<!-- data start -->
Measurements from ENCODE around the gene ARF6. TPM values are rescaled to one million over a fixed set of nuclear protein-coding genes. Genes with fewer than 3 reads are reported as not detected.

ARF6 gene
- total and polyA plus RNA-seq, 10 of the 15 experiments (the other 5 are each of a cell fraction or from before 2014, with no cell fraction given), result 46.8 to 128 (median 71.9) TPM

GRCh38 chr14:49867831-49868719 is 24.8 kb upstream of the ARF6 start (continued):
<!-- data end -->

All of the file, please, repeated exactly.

Measurements from ENCODE around the gene ARF6. TPM values are rescaled to one million over a fixed set of nuclear protein-coding genes. Genes with fewer than 3 reads are reported as not detected.

ARF6 gene
- total and polyA plus RNA-seq, 10 of the 15 experiments (the other 5 are each of a cell fraction or from before 2014, with no cell fraction given), result 46.8 to 128 (median 71.9) TPM

GRCh38 chr14:49867831-49868719 is 24.8 kb upstream of the ARF6 start (continued):